Telkom : Carte Blanche

BroadbandStarved

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Dec 20, 2005
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Person said:
that would have got out of control very very fast... just think of you where the people doing to interview. What type of Questions you would have asked.:eek:
I would have gone for the jugular :)
 

RichardP

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There should have been a panel interview.... DoC, Telkom,ICASA, SNO, Sentech, ISPA - all at the same table. A bit disapointed in content.....
Carte blanche should have shown more puppy dogs and fluffy things. Most non-ADSL people could not relate to the story.

Heavens above, thegovernment needs to keep 38% for 'Strategic purposes'... oh yes ... "for the people"
 

BroadbandStarved

Active Member
Joined
Dec 20, 2005
Messages
85
RichardP said:
There should have been a panel interview.... DoC, Telkom,ICASA, SNO, Sentech, ISPA - all at the same table. A bit disapointed in content.....
Carte blanche should have shown more puppy dogs and fluffy things. Most non-ADSL people could not relate to the story.

Heavens above, thegovernment needs to keep 38% for 'Strategic purposes'... oh yes ... "for the people"
[sarcasm]
But, according to government, making money is a 'Strategic purpose'!
[/sarcasm]
 

Yuu

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Or she was wondering if they were gonna serve her some doughnuts during the break :D LOL
 

Person

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BroadbandStarved said:
[sarcasm]
But, according to government, making money is a 'Strategic purpose'!
[/sarcasm]
its all about loacation location location... of where they officials can buy their new houses,:mad:
 

RichardP

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Please Government!!!! Dont sell your 38%!! if you do, a tsunami will hit us!! and I cant swim! Its 'Strategic!'

Telkom can do many things, but I dont think they can organise a tsunami just out of spite... they cant organise a piss-up in a brewery.
 

Highflyer_GP

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Jul 2, 2005
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RichardP said:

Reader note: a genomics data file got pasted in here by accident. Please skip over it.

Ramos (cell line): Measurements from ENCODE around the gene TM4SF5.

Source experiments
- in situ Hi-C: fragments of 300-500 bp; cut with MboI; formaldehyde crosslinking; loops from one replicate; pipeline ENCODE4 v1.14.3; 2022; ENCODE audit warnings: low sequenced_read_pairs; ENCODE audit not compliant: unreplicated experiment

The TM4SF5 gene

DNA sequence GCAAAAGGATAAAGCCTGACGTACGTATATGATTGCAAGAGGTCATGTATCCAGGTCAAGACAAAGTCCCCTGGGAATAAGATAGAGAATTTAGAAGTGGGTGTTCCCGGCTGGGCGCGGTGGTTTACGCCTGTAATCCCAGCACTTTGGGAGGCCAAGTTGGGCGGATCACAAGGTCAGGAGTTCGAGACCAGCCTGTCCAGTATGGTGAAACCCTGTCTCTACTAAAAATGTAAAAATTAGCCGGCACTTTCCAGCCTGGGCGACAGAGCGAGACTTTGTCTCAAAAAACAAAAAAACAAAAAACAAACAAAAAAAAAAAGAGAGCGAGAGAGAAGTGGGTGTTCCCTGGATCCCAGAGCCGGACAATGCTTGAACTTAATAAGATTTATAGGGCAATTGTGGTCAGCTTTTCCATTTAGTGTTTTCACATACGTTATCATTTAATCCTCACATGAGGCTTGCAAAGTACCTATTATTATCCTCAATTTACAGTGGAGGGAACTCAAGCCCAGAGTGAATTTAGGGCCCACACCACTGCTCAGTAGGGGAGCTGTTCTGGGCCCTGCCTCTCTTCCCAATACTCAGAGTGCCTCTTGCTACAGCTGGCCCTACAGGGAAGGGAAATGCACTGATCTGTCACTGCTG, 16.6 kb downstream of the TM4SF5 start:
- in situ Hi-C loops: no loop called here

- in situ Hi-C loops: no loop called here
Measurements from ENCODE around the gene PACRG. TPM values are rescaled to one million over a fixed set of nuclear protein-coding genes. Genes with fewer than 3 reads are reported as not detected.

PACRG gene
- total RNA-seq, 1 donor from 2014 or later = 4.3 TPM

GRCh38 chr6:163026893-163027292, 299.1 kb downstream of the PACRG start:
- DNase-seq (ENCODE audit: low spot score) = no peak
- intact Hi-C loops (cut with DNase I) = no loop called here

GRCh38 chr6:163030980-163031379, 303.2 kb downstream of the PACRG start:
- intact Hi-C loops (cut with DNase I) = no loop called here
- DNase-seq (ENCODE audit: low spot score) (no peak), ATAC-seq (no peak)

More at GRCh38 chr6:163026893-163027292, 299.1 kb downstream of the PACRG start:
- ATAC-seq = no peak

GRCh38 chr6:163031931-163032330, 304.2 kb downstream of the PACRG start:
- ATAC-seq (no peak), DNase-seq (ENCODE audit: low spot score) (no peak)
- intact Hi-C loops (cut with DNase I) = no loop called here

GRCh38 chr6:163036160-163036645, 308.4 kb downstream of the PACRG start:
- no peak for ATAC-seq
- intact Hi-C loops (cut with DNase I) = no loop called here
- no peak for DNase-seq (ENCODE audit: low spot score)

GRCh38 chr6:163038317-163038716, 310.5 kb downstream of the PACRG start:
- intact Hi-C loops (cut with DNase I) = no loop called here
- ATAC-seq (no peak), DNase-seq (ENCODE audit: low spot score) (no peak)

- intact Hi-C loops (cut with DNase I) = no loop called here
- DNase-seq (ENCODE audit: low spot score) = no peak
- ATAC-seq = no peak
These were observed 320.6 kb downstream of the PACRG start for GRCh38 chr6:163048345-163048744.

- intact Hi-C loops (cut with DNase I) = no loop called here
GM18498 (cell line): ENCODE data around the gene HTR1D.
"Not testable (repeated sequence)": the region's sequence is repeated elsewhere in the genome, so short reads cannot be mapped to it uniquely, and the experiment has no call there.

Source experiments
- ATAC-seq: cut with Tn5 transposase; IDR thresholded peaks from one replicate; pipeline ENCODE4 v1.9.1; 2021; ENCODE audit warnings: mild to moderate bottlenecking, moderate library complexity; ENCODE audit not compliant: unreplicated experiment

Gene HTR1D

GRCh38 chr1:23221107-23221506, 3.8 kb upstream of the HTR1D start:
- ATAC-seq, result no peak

Please Government!!!! Dont sell your 38%!! if you do, a tsunami will hit us!! and I cant swim! Its 'Strategic!'

Telkom can do many things, but I dont think they can organise a tsunami just out of spite... they cant organise a piss-up in a brewery.
rofl the sad part is that if they read your post they probably wouldn't spot the sarcasm :D
 

Person

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James said:
Is anyone hosting a download of the show, I missed it :(
I have asked for the info to be sent to me, along with a DVD of the show. I'll upload it to docomputers.co.za for download once i get it.
 

Person

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For seventeen years Angela Lidgett Nelson lived in America where she took cheap telephone calls and Internet access for granted.

Three years ago Angela and her family came back to live in South Africa.

Angela Lidgett Nelson: 'Initially we stayed with a friend and she had Internet access.'

… Internet access that the family unwittingly used freely.

Angela: 'We didn't really talk to her about what sort of set-up she had on her billing. So the first two months, or the first month at least, we used it to get into the job market. So we had very high usage.'

Little did Angela and Kirk know that Internet costs in South Africa can be up to 2 000% more expensive than those in America.

Angela: 'At the end of the month she handed us a R1 000 bill, and we were so shocked.'